Every young Dodgers fan wishes for a chance to someday play for their hometown team, but does that dream extend to “suiting up at the rehab facility for two months, but never being active on gameday”?
Perhaps Danny Duffy getting tantalizingly close to helping his city of Los Angeles during a homespun playoff run, but coming up lame at the last second, is an even more devastating outcome than never getting the call at all.
Even a few days ago, Dave Roberts was publicly professing that Duffy might be a devastating weapon down the stretch, if only he could survive one final bullpen session on Sept. 10.
Unfortunately, the long letdown officially petered out the very next day, when the team announced he’d had an elbow issue at the horn, likely ending his season.
Of course, while this new injury is technically breaking news, Duffy was on the shelf when he was acquired, and spent the next month and a half on a slow climb back towards a middle-innings role.
Now we’re back at square one. The gamble, sadly, did not pay off, unless the born Lakers fan delivers one hell of a history-based pregame speech.
Dodgers’ Danny Duffy injury history
It’s not like the Dodgers couldn’t have seen repeated Duffy issues coming, either. Famed for tweeting, “Bury me a Royal” before his KC career even had a chance to take off, the lefty underwent Tommy John surgery in 2012, right as he was on the verge of contributing to a now-contending team.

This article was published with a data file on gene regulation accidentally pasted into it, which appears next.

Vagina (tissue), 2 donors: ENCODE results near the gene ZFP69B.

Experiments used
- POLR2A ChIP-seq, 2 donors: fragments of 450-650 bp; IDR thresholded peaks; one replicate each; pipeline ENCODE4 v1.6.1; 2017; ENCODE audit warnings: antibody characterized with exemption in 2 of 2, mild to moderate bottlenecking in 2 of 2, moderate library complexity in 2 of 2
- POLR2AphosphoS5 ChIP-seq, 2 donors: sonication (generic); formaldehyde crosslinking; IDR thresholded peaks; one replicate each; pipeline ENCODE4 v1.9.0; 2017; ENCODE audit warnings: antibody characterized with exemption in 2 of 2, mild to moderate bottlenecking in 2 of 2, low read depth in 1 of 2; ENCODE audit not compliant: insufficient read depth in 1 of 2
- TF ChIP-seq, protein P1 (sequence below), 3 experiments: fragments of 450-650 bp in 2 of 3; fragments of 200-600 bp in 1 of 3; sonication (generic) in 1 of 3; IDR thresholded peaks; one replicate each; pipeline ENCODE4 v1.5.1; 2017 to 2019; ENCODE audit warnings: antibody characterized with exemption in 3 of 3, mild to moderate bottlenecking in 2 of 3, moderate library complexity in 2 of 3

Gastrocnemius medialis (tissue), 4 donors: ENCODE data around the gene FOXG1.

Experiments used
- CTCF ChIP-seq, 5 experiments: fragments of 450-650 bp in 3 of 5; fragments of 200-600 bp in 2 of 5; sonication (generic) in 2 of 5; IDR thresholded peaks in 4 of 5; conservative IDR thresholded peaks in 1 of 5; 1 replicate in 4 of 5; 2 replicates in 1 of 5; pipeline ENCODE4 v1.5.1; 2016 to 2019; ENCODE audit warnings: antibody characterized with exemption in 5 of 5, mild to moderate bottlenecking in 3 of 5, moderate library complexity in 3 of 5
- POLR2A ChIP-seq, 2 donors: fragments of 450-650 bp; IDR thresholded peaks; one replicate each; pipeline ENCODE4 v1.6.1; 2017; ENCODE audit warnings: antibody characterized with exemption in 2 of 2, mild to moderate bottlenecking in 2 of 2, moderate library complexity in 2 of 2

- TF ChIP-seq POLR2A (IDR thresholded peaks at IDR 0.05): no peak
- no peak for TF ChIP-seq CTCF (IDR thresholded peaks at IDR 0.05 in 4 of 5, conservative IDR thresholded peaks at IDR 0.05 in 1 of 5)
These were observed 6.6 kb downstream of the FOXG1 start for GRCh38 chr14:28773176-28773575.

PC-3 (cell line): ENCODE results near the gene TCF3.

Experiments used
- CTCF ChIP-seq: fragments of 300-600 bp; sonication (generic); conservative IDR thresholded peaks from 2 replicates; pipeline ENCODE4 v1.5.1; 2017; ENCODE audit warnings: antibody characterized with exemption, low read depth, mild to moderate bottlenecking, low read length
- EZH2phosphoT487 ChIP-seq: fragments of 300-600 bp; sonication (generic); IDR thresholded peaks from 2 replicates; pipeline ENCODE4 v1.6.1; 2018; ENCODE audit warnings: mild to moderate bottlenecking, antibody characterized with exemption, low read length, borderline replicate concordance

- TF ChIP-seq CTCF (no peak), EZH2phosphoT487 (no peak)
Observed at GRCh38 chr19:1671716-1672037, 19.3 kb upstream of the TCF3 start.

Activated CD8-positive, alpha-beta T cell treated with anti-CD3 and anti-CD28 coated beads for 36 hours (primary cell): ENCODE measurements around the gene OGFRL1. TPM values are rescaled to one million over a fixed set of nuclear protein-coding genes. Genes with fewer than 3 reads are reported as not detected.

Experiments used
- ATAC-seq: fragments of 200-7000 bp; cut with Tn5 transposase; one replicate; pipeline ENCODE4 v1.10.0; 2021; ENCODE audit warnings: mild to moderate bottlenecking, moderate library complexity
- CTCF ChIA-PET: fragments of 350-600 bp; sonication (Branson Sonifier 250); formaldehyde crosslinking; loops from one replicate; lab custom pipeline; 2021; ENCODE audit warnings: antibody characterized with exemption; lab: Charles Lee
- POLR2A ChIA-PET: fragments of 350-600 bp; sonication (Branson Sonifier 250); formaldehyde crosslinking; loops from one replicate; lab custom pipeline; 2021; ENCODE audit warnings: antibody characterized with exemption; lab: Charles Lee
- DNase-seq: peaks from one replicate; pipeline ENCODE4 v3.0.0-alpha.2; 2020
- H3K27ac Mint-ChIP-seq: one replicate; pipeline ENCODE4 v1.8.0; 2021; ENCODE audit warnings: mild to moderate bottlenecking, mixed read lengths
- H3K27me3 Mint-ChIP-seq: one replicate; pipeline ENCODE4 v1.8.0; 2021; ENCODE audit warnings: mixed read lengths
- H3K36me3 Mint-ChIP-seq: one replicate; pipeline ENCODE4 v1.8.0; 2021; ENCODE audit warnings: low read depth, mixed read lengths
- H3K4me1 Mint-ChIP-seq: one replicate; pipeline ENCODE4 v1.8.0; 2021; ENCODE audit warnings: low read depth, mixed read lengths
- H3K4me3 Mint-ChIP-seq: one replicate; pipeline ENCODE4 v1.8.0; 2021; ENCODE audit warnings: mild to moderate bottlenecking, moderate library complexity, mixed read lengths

Due to various ailments, he hasn’t made more than 30 appearances in a season since 2016, moved from a hybrid bullpen role back to a permanent rotation spot following that season. In 2021, everything crested; when Duffy hit the IL with a flexor tendon strain in May, many suspected he’d eventually need a second Tommy John. That doesn’t appear to be the case, but whatever the diagnosis, there seems to be no fighting back now.
And, again, just two days ago, Roberts believed he was about to be adding a “two-inning killer” as a middle-innings playoff buzzsaw.
Despite the dire straits they’ve found themselves in for much of the second half, Los Angeles has done more than just “get by” thanks to some unexpected standout performances from within the farm — Mitch White, thank you.
But that doesn’t make the Duffy deal any less of a catastrophic miscalculation. The Dodgers set out to eat second-half innings at the deadline. They opted for two starting pitching additions; the most high-profile move possible in Max Scherzer, and Duffy, a rehabilitation project whose best-case scenario involved a few weeks at the end of the season. Perhaps they should’ve opted for lower upside, but more availability with their second target? Even a bullpen arm like Luis Cessa, who went from the Yankees to the Reds in a salary dump, would’ve helped soak up more empty space in the middle innings.
Duffy’s Dodgers trajectory has been devastating, considering he was so close to a return. Unfortunately, we’re now situated back where we were before Andrew Friedman had ever pulled the trigger.